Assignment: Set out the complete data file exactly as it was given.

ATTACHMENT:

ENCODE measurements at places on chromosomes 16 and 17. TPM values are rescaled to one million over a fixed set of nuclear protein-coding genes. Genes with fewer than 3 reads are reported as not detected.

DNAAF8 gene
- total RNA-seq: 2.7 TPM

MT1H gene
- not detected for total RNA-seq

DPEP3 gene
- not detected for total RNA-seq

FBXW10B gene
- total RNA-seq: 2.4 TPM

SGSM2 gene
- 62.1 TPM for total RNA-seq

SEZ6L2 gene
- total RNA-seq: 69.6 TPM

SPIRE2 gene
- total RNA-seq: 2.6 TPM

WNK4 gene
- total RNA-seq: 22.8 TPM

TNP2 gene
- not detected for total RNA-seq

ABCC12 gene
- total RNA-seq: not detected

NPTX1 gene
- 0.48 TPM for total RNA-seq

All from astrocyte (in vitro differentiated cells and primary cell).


ENCODE measurements at places on chromosomes 16 and 17. TPM values are rescaled to one million over a fixed set of nuclear protein-coding genes. Genes with fewer than 3 reads are reported as not detected.

DNAAF8 gene
- total RNA-seq: 2.7 TPM

MT1H gene
- not detected for total RNA-seq

DPEP3 gene
- not detected for total RNA-seq

FBXW10B gene
- total RNA-seq: 2.4 TPM

SGSM2 gene
- 62.1 TPM for total RNA-seq

SEZ6L2 gene
- total RNA-seq: 69.6 TPM

SPIRE2 gene
- total RNA-seq: 2.6 TPM

WNK4 gene
- total RNA-seq: 22.8 TPM

TNP2 gene
- not detected for total RNA-seq

ABCC12 gene
- total RNA-seq: not detected

NPTX1 gene
- 0.48 TPM for total RNA-seq

All from astrocyte (in vitro differentiated cells and primary cell).